What is IAM?
The identity and access management (IAM) framework enables organizations to control user access, to ensure the right people see the right things. IAM is widely used in business in the form of single sign-on (SSO), two-factor authentication systems, privileged access management, and more.
What does IAM do?
- Enables you to control who accesses what information within your organization.
- Provides extra security for sensitive information.
- Offers group access control opportunities.
- Ensures nominated employees have access to the tools and information they need.
- Helps organizations comply with legal data management requirements.
How businesses can use IAM
Businesses of all shapes and sizes can benefit from using an IAM system to increase their digital security and streamline user permissions. Most IAM systems are cloud-based, enabling you to use them anywhere—including for remote employees—though there are a few advanced on-premise and hybrid solutions available.
The most important thing businesses can use IAM for is centralized access control. You will be able to create custom access policies that can be applied to specific employees or groups of employees. With these policies, you can ensure that nominated employees have access to the right tools and information.
Another significant way businesses can use IAM is to improve user experience. Using SSO technology will enable customers to log in to their accounts from various channels and third-party applications. Improving the user experience can result in more satisfied customers, higher sales, and better all-round business success.
Lastly, IAM systems can reduce your IT workload and streamline various company workflows. Since IAM systems automate much of the authorization and authentication process, you can minimize labor costs, and your IT team can focus on more essential work.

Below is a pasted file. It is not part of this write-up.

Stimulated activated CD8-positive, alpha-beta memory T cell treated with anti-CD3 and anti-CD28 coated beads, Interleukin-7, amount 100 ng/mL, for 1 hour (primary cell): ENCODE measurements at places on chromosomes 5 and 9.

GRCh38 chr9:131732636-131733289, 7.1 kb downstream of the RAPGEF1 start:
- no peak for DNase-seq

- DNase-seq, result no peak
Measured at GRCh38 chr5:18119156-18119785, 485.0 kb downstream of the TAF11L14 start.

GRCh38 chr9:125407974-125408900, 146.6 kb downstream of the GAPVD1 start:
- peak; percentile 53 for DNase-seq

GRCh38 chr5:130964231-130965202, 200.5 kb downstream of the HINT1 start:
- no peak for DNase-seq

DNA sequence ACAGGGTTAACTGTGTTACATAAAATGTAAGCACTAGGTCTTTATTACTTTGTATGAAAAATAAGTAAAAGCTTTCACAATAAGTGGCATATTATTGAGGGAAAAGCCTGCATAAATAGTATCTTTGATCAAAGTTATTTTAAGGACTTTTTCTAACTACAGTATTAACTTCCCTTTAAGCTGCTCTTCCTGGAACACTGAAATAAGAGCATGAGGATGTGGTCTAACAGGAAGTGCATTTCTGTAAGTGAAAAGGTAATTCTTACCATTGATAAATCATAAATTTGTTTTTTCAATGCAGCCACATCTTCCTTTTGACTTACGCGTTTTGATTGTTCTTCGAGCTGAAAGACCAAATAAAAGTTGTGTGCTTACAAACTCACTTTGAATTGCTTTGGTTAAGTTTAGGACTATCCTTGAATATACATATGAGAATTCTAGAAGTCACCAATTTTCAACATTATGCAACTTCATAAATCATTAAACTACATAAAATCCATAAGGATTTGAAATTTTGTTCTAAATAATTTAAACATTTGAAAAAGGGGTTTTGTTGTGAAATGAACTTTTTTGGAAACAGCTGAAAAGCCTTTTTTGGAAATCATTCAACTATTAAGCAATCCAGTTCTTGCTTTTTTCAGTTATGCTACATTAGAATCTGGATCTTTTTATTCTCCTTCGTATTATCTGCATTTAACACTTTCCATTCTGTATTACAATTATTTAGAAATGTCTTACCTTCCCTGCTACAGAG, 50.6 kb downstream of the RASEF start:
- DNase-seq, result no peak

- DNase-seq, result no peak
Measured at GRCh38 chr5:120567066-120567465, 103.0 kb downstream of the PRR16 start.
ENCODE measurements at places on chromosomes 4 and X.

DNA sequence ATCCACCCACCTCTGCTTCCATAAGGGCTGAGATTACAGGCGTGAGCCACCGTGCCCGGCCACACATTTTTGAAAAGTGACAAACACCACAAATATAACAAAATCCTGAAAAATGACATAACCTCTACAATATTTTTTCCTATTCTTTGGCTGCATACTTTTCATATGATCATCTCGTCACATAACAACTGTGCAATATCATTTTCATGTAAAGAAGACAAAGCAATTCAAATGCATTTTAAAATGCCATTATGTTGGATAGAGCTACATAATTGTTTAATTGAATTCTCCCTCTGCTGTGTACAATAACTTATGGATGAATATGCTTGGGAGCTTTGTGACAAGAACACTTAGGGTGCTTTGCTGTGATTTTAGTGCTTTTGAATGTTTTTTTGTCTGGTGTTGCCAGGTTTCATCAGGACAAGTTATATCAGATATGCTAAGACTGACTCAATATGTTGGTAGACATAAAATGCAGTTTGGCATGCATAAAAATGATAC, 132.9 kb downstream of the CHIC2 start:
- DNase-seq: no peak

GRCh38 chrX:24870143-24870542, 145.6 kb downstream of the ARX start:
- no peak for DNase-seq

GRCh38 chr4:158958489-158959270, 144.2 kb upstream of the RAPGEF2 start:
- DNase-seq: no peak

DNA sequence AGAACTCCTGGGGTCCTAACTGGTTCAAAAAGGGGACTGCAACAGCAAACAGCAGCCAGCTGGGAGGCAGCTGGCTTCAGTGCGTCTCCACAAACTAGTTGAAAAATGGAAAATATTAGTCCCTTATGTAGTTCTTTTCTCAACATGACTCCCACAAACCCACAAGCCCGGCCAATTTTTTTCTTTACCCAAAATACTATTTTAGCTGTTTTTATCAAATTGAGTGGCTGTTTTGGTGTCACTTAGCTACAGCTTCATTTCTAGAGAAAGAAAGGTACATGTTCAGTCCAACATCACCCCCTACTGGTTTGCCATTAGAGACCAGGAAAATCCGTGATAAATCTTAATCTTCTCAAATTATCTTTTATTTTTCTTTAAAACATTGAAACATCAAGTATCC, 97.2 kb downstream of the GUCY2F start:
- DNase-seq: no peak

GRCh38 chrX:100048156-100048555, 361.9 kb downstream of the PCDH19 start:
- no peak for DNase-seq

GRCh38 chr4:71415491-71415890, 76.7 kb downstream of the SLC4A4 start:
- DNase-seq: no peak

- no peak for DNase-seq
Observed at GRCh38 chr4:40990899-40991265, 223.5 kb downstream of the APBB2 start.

Most modern businesses use some form of IAM, whether they know it or not. But it’s certainly something worth familiarizing yourself with, as implementing a customized IAM policy is a great way to give your business a boost.
Features and benefits of IAM
How much does IAM cost?
Most IAM providers come with clear, member-based payment structures. For example, Okta (opens in new tab), a popular identity management and access control company, charges just $2 per user, per month. This increases to as high as $15 per user, per month, so it’s easy to see how it could become pricey if you have many employees.
Other IAM platforms come with a single organization-wide license, and these usually cost at least $1,000 per month. Some basic options, like Google Identity Platform, even have free plans.
What does IAM stand for?
IAM stands for identity and access management, which enables you to control which users have access to what information. It’s helpful in maintaining company security, increasing productivity, and ensuring all employees have access to the tools and information they need.
What is the role of IAM?
IAM enables you to control user access within your organization. This is useful when you need to ensure the right people have access to the right tools and information for their job.
Is IAM part of cybersecurity?
Yes, IAM is a key cybersecurity practice that enables you to control user access. With a strong IAM system in place, you can ensure that sensitive information is only accessible to the right people with the right privileges.
- Using an IAM system is a great way to control which users can access which information within your organization.
- IAM adds an extra layer of protection to help you secure sensitive information.
- There are numerous IAM providers available, and prices range from a few dollars per user, per month to thousands per license.
- There are different types of IAM systems, including SSO, two-factor authentication, and multifactor authentication.
- Using IAM can help you comply with legal data management requirements.
To find out more, read about why IAM is the best preemptive cybersecurity strategy for your business (opens in new tab). You may also like to find out about IAM challenges in the contemporary IoT ecosystem (opens in new tab), and the top security risks to look for when shifting to hybrid identity management (opens in new tab).